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USD/CAD: Oil prices, manufacturing shipments lift Canadian dollar

H.S. Borji
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The Canadian dollar advanced sharply against its US counterpart Friday as manufacturing sales rebounded and oil prices stabilized, helping to buoy the commodity-driven currency.

The loonie, as the Canadian currency is known, climbed to an intraday high of 0.8843 US. It would later consolidate at 0.8835 US, advancing 0.5 percent. The loonie is poised to break even this week following volatile price swings over the previous five days.

The USDCAD currency pair was trading at 1.1320. The pair is testing the initial support level of 1.1323, according to the classic pivot point chart. On the upside, initial resistance is likely found at 1.1403.

The Canadian dollar was supported by a bigger than forecast jump in manufacturing sales, a sign of increased demand for factory goods.

Manufacturing shipments increased 2.1 percent to $53 billion in September, following a 3.5 percent drop a month earlier, Statistics Canada reported today in Ottawa. Economists forecast a narrower increase of 1.1 percent.

Compared to September 2013, sales were up 7.3 percent in current dollars, official data showed.

September marked the eighth time in nine months manufacturing sales increased. Gains were led by higher transportation equipment sales. Excluding this category, sales were up just 0.6 percent.

Sales in primary metal increased for the sixth consecutive month at a rate of 5.9 percent. Food sales rose 2.1 percent, official data showed.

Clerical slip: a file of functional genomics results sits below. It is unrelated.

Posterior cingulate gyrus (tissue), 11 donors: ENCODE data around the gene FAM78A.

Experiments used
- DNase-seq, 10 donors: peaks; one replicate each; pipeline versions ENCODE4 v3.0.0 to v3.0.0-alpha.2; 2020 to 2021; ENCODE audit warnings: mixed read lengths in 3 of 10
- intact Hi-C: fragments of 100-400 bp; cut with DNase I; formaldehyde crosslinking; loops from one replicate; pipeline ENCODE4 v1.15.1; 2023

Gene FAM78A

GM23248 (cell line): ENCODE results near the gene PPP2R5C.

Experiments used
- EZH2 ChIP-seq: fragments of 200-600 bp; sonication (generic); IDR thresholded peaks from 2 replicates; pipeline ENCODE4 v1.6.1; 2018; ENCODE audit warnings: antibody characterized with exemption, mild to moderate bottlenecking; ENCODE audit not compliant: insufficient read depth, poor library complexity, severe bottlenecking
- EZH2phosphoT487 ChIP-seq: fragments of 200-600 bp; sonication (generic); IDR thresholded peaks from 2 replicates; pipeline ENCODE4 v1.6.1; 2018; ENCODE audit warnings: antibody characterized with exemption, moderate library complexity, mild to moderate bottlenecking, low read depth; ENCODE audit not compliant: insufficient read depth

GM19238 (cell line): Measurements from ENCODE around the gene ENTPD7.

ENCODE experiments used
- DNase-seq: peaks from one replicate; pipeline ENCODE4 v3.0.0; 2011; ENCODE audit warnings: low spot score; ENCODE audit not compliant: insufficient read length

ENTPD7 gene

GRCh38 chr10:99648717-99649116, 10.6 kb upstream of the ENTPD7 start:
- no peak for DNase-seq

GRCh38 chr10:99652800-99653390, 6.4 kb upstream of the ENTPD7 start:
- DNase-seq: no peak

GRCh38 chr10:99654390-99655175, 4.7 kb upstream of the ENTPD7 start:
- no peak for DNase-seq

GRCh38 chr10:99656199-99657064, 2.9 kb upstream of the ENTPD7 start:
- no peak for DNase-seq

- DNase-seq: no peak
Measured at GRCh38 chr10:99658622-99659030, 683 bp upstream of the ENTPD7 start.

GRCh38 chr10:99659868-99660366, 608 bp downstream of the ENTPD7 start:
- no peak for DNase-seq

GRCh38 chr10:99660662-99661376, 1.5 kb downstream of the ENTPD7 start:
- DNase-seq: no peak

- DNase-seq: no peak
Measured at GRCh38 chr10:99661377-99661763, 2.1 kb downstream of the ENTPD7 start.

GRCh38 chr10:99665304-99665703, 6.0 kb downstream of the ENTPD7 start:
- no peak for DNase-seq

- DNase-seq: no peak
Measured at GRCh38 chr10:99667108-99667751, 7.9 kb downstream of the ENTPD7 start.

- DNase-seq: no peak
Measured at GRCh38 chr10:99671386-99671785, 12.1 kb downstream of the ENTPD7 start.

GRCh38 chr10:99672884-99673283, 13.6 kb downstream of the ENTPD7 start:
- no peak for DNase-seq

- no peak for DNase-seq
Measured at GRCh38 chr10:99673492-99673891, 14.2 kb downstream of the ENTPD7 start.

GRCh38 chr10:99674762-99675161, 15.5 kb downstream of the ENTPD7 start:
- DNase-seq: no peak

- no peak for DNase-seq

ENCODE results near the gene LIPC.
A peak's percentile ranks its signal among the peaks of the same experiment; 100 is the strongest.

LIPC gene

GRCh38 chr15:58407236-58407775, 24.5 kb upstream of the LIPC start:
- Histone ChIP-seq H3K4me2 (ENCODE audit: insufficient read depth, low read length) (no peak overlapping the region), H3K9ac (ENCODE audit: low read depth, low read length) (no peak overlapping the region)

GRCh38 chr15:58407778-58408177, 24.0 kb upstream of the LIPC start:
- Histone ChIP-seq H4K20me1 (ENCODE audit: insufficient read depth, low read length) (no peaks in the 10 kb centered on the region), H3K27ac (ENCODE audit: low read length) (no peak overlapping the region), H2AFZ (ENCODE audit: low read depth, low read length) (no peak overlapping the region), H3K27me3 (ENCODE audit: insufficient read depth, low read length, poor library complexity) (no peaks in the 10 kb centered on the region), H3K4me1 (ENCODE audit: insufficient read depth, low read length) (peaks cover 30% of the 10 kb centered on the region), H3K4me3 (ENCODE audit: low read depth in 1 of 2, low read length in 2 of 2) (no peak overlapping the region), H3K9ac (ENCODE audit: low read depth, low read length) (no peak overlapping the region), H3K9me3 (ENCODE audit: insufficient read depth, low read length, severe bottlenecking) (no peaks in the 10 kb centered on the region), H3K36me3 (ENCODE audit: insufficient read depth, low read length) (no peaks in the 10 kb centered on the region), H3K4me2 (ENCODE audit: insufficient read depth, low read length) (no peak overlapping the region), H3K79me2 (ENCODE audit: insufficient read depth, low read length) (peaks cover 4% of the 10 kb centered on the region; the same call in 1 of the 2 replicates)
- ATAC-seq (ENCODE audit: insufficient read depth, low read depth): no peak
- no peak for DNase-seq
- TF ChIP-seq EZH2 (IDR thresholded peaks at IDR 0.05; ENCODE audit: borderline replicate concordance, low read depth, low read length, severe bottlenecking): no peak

New orders rose 4.6 percent to $54 billion in September, stemming from gains in transportation equipment, food and primary metal. Inventories declined 0.5 percent to $70.8 billion, largely as a result of declining stockpiles at petroleum and coal product industries.

Meanwhile, commodity prices rebounded Friday, as oil prices stabilized following sharp declines. Brent for January delivery rose $2.04 to $79.53 a barrel. West Texas Intermediate, the US benchmark, increased $1.10 to $75.31 a barrel.

A prolonged bout of weak oil prices could stymie Canadian growth, according to Bank of Canada Governor Stephen Poloz. In Poloz’s view, declining oil prices could shave a quarter percentage point off Canadian GDP next year. A quarter percentage point is significant given that Canada is expected to grow no more than 2.5 percent next year. According to the BOC, Canada needs to grow at least 2 percent annually to close the output gap, which refers to the difference between GDP and potential GDP.

Precious metals increased across the board Friday. Gold futures advanced $5.60 to $1,167.10 an ounce. Spot gold rose $14.53 to $1,177.08. A bullish US dollar has pressured gold as of late, weakening the incentive to hold on to the yellow metal.

The outlook on the Canadian dollar remains largely negative. Currency analysts eye bigger gains for the USDCAD in the coming year, stemming from expectations about Federal Reserve policy and a shaky Canadian economy. While the BOC has looked to exports to rev up the local economy, the central bank has conceded that the export sector is unlikely to make a full recovery.

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